Gr 9 Up—The summer before his senior year, Max, 17, is disillusioned with his New York state senator father and ambitious mother. He has grown tired of and dissatisfied with his planned-out life and doesn't quite know what his next step should be. He works at the Snack Shack at a Long Island beach, where he is surrounded by a motley crew, including his strange coworker Barkley. Max just wants the summer to be over. Seventeen-year-old Claire has her own set of problems and has had to grow up quickly. Her mother had a stroke, leaving Claire to keep the house, cook, watch over her younger sister, and share money woes with her father. All she wants is to be understood. This summer, Barkley, 21, has reached his limit and gives in to his darker nature and the voices he hears in his head. Over a Labor Day weekend, Claire's, Max's, and Barkley's lives come together. The three are forever changed when Barkley brings a gun to a political event. The first-person narrators speak with unique voices, and their tales entwine to create a compelling story. Bock has crafted a suspenseful and intense novel that is sure to keep readers turning the pages.—Elizabeth Jakubowski, formerly at Watervliet Public Library, NY

Product Details

St. Martin's Press
Publication date:
Edition description:
First Edition
Sales rank:
Product dimensions:
5.60(w) x 8.20(h) x 1.30(d)
HL630L (what's this?)
Age Range:
14 - 17 Years

Read an Excerpt

Before My Eyes

By Caroline Bock

St. Martin's Press

Copyright © 2014 Caroline Bock
All rights reserved.
ISBN: 978-1-250-04558-4



Monday, Labor Day, 9:58 A.M.

Mark the date. Labor Day. Monday. Nine fifty-eight in the morning. Today I am a lens, a pen, a gun.

Less than a half hour ago, my mother attempted to block my exit. Said I couldn't have the car keys. She had made a doctor's appointment for tomorrow for me and used that as an excuse for why I must stay in my bedroom. I am twenty-one years old and will not listen to her any longer.

I cannot get many places without a car on Long Island, but I could get here.

At the Lakeshore Community Park, one mile from my house, my fingers are slick inside my sweatshirt. Flowers crumple along the sidewalk leading into the park. The grass runs brown and rough under my sneakers. Water restriction signs are posted on trees.

No lake exists in Lakeshore. It never did.

A crowd forms outside a white tent. The flaps of the tent are secured, the space enclosed. Beyond the tent are playgrounds in bright, primary colors: Red. Yellow. Blue. Bleary in the heat are empty tennis and basketball courts. At the far end are baseball and soccer fields, equipped with sprinklers, lights, and electronic scoreboards. It has been a hot, dry, long summer. I am sure I am not the only one pleased this season is coming to an end.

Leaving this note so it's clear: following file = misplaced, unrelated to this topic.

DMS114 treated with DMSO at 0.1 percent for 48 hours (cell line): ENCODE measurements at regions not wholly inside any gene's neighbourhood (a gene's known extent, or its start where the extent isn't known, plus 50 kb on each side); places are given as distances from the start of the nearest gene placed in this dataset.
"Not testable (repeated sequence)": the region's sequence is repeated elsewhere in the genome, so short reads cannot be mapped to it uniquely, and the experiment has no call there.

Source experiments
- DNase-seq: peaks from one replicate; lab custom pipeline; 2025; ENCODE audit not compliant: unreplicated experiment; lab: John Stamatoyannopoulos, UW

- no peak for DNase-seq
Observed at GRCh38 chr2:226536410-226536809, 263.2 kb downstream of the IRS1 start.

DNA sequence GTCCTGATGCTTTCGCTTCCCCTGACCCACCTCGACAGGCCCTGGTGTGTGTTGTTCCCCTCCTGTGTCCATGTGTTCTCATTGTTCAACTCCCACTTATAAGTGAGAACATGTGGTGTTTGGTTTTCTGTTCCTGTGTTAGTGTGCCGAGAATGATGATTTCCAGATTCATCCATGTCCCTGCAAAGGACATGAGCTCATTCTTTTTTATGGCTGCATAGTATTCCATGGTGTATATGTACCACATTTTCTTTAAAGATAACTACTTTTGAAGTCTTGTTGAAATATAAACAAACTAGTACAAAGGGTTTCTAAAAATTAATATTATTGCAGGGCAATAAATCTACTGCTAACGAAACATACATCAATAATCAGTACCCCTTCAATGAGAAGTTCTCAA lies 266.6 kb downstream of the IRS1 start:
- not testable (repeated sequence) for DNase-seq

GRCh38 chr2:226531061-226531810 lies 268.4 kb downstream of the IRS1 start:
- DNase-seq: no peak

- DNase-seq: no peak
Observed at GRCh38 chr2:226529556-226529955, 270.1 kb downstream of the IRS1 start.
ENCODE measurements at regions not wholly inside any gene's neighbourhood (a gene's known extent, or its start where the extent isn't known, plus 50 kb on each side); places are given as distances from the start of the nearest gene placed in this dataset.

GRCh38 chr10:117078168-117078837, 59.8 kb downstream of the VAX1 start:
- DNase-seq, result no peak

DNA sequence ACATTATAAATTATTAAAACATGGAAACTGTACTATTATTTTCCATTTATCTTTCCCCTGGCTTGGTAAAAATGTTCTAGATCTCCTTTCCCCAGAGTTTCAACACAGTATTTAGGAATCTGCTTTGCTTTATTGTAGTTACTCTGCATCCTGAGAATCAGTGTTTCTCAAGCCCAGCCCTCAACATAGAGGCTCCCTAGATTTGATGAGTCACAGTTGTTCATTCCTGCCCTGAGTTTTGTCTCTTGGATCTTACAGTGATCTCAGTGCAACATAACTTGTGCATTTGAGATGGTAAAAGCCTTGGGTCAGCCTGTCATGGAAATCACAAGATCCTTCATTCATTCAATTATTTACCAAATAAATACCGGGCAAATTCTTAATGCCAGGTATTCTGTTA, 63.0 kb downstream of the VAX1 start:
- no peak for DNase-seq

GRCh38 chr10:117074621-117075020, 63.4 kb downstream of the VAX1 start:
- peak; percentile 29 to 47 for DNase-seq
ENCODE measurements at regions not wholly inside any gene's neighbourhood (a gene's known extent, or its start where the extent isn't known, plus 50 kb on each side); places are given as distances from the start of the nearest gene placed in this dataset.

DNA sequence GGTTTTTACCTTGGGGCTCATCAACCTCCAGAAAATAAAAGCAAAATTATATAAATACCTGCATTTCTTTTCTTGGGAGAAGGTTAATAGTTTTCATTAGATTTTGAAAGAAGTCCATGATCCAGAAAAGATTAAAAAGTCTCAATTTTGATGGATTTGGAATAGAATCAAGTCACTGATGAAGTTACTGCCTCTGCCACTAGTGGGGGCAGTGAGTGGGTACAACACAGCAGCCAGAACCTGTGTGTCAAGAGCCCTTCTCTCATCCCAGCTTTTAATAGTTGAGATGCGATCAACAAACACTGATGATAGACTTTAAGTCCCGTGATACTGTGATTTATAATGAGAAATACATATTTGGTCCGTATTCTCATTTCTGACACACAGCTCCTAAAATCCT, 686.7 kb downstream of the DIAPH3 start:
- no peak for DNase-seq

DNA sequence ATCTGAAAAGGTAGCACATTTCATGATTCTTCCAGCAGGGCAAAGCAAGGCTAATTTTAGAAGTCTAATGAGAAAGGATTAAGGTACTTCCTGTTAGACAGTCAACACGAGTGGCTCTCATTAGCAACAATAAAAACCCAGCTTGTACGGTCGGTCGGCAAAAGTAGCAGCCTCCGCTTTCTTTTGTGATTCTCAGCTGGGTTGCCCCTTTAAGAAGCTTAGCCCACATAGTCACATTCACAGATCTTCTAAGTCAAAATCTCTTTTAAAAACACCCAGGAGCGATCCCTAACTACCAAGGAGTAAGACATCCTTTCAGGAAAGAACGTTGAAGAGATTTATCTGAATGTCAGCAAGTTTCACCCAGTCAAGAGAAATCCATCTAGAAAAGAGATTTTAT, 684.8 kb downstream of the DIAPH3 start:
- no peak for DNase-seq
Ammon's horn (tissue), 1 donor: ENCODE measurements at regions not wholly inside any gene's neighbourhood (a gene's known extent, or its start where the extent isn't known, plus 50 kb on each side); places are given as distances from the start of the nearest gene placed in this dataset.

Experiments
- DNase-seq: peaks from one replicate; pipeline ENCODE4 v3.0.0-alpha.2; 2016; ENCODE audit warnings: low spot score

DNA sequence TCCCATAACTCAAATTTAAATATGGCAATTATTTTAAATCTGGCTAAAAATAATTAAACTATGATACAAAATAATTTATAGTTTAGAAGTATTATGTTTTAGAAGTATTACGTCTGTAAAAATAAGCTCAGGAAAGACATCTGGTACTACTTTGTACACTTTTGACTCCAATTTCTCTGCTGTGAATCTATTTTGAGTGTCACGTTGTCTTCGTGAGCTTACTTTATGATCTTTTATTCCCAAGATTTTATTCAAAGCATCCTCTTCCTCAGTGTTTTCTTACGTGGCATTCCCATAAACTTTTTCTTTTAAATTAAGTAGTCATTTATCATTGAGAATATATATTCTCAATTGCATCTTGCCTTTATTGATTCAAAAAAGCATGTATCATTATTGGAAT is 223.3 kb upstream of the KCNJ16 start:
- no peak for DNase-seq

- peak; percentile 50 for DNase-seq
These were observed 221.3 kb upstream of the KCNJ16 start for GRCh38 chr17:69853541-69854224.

Yet I move up to the tent with a light step. I slept last night for the first time since April — from midnight on, a dead, dreamless sleep.

My eyes dart left and right. I must focus. Straight ahead. Concentrate — and act. I must wait no longer for an answer from the state senator to my letter, my e-mails, and my texts.

Tilting my head, I listen and am met with a ferocious silence. The smell of ozone burns in the air. Rain must be on the way.

I cannot do this alone. I listen, harder. Hear: the whir of insects. My fingers twitch. My skin crawls. I need a cigarette. A cigarette. Coffee. Claire.

I inch behind an old couple, short, withered, gnome-like. They each hold the hand of a girl, five or six years old, with shimmering blond hair, dressed in pink, a tank top with beads and sparkles. This pink is a sign. She is more than a girl. She is a living warning that I am being watched.

Nevertheless, without the voice, I am lost.

In front of me, the old man trips over a tree root. Before he stumbles headlong into the tent, my left hand flies out and catches him. I help him upright. I am nodding at him, the grandma, and the girl. I must breathe. Fix my sunglasses. Push up the sleeves of my sweatshirt. Jam both hands back into the pockets.


I latch onto the voice. The voice is with me, faint but nevertheless here. My heart races.

Your deeds will be blameless and wise.

I grin until the edges of my face hurt. The taste of metal singes the back of my throat. I strain to hear. Dig my nails into my palms, cut through the skin, lock the grin in place. I am here to act. To make State Senator Glenn Cooper understand the crucial need for immediate action.

Only you can do this. Be neither of proud heart nor shameful lies.

Out of the corner of my eye: Long legs edge the parking lot. Waist-long brown hair is in focus. She is more woman than girl. She looks lovely. I spin that word around in my head: lovely. But she is not Claire.

Sweat beads along the back of my head, down my neck.

"You must be baking in that sweatshirt," says the grandmother. "Going to be hot, hot, hot again today."

I shudder.

"I'm going to the beach after this," says the girl. She tugs up her shirt, revealing a bathing suit, pink with sparkles as well. "I'm going to the beach. To the beach." A singsong voice. "I can see myself in your sunglasses." The grandparents beam, nudge her forward.

I know it is a sign. I must be here. The future is here. Violence is both a noun and a philosophical construct. I embody the noun — and the construct — and if I am violence, and I am good (which I must be), then violence must be good or in the purpose of the greater good since my only purpose is to do good. I am wrapped in goodness, an invincible light. My cape. My shield. No one can hurt me. This is my day.

ESTABLISHING SHOT: Lakeshore Community Park. Present day. Morning.

The voice sifts through the white noise and directs my vision. I am the lens. The pen.